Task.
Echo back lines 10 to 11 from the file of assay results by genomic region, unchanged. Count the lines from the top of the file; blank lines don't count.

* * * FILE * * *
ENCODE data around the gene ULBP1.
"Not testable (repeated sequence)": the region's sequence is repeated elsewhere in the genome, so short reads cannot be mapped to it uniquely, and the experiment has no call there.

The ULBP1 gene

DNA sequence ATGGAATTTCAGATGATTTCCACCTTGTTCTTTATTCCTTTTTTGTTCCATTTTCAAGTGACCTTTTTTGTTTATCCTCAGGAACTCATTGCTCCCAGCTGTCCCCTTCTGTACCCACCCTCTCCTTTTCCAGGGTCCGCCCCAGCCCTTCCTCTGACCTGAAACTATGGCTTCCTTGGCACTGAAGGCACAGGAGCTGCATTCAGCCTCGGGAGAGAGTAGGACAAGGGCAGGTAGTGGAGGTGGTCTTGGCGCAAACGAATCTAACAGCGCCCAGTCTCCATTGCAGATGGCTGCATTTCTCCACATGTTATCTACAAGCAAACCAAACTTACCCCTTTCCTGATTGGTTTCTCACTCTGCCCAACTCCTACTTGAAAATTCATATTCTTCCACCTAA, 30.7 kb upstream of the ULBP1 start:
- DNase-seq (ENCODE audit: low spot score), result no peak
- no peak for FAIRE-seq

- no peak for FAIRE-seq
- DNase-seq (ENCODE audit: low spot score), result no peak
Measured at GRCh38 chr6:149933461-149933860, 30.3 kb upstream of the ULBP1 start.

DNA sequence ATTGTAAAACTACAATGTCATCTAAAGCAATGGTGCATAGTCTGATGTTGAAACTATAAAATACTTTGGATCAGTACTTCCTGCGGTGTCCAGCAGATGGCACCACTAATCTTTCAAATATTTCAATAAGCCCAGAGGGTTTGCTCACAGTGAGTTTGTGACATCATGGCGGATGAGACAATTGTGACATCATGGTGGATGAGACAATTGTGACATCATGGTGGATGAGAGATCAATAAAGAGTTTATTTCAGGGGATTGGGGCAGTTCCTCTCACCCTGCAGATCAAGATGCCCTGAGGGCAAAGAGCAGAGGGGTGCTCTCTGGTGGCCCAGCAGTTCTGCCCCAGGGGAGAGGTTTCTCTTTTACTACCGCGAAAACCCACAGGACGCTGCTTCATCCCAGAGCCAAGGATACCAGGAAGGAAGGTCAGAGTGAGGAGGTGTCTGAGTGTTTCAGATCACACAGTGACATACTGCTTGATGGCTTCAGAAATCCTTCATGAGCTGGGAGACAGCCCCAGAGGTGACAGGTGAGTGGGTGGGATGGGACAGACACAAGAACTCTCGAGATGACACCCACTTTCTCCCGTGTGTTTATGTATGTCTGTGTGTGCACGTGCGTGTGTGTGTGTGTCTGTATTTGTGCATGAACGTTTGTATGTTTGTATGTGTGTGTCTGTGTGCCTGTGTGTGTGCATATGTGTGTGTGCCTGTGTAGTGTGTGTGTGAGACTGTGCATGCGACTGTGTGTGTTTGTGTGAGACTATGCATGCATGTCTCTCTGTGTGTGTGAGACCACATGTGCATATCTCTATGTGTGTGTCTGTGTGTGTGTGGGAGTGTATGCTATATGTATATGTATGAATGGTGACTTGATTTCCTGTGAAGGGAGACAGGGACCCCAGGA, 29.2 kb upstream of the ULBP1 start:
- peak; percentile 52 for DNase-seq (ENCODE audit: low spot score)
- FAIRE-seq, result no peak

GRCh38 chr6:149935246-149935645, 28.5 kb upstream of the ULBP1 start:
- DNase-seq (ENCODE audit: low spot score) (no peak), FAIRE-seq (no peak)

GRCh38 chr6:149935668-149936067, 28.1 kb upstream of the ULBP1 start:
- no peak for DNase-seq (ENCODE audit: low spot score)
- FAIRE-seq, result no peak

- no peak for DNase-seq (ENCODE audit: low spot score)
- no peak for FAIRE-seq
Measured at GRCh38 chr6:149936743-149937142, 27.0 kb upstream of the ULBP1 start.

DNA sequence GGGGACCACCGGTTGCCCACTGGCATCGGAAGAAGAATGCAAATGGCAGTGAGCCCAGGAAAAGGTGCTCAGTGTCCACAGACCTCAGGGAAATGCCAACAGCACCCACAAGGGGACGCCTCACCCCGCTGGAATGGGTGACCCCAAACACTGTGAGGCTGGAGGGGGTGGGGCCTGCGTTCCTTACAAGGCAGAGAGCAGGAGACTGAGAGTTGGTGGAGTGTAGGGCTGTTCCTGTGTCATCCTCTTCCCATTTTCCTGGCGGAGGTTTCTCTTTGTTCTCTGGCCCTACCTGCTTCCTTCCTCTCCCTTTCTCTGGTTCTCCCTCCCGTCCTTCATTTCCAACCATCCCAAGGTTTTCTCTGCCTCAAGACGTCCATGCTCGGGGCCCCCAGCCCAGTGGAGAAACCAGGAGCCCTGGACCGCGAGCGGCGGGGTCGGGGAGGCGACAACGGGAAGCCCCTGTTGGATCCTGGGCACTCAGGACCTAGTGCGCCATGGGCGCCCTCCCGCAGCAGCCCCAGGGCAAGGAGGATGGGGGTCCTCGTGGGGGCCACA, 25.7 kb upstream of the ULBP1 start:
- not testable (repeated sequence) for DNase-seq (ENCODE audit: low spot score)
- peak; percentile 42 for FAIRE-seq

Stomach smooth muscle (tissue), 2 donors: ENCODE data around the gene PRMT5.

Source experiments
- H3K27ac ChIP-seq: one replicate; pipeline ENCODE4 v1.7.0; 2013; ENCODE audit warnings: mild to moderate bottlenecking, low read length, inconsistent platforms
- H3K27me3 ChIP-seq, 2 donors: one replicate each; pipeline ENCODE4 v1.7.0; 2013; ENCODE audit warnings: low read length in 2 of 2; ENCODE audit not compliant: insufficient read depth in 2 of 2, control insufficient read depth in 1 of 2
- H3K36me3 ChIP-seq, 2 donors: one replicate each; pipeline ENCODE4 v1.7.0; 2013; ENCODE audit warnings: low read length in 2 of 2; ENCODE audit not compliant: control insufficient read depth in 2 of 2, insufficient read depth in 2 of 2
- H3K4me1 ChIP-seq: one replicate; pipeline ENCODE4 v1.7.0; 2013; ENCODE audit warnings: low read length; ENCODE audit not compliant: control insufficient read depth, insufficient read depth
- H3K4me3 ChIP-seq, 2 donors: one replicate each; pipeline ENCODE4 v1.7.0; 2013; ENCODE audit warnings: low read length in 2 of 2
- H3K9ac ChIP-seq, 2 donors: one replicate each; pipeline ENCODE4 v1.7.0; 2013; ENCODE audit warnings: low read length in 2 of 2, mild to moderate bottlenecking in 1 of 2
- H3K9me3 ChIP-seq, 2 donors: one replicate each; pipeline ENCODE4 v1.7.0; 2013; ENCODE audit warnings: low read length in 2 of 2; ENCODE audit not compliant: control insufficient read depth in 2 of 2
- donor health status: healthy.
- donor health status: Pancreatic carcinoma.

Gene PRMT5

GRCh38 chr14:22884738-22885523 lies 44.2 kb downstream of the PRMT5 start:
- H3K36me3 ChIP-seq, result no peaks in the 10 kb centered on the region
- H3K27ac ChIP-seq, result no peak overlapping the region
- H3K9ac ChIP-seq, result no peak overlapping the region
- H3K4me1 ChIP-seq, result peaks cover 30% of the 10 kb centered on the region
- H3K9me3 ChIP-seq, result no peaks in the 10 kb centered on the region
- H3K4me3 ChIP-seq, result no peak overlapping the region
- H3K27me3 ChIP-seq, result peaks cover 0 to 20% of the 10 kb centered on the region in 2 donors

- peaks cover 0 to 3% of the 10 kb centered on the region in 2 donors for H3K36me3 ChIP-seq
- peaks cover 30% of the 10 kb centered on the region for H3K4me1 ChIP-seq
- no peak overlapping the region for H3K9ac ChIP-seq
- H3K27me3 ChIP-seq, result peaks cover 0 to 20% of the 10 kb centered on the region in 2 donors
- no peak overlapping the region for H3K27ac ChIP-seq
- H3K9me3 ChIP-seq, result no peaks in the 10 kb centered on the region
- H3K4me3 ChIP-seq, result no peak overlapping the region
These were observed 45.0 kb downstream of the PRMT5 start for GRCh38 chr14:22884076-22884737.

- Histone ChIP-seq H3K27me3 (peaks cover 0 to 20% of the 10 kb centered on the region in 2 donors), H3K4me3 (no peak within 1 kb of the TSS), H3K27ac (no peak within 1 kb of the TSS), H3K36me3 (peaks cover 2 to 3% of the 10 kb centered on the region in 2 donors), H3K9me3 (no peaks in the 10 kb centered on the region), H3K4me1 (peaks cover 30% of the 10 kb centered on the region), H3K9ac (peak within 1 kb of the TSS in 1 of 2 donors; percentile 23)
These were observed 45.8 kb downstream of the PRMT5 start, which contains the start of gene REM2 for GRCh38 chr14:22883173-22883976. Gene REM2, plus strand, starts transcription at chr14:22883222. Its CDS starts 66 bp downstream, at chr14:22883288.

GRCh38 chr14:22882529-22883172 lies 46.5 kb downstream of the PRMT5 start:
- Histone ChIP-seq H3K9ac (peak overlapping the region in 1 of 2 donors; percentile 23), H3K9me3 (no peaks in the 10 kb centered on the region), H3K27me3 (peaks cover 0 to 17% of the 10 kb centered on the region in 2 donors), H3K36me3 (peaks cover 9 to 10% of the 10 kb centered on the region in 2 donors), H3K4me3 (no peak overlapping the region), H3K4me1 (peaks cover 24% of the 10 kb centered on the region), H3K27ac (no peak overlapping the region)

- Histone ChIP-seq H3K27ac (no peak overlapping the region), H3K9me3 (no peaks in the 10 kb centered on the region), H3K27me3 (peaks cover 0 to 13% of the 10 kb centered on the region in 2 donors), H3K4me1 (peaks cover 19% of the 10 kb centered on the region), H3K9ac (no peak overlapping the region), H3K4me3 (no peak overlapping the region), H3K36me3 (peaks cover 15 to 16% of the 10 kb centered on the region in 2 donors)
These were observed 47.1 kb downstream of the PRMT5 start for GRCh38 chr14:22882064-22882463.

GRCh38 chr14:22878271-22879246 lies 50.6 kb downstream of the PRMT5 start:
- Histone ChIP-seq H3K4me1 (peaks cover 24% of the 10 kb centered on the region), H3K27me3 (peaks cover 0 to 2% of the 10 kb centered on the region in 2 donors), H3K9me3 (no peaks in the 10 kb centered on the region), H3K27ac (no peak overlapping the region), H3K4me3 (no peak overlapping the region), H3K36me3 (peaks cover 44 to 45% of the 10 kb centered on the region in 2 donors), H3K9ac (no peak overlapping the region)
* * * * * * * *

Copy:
DNA sequence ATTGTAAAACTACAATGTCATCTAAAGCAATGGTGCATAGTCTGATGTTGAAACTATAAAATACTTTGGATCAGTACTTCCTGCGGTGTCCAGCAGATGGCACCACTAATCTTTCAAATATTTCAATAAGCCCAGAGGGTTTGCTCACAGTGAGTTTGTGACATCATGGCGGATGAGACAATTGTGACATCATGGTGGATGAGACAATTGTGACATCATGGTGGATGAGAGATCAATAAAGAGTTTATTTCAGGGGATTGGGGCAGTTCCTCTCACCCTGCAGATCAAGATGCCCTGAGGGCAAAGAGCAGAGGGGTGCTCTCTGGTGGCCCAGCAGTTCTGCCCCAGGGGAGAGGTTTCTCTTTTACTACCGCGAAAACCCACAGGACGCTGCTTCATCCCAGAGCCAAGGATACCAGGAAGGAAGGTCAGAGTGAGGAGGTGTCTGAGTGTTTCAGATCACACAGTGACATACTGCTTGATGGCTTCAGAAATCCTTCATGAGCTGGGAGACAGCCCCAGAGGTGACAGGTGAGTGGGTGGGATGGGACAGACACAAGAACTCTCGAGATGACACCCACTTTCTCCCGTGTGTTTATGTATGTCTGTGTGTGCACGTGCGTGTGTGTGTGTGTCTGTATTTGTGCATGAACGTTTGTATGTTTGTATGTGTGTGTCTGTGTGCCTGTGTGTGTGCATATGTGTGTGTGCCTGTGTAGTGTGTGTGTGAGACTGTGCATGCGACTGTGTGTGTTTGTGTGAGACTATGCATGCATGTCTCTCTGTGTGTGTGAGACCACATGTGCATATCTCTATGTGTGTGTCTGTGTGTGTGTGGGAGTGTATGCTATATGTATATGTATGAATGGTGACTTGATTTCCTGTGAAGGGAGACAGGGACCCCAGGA, 29.2 kb upstream of the ULBP1 start:
- peak; percentile 52 for DNase-seq (ENCODE audit: low spot score)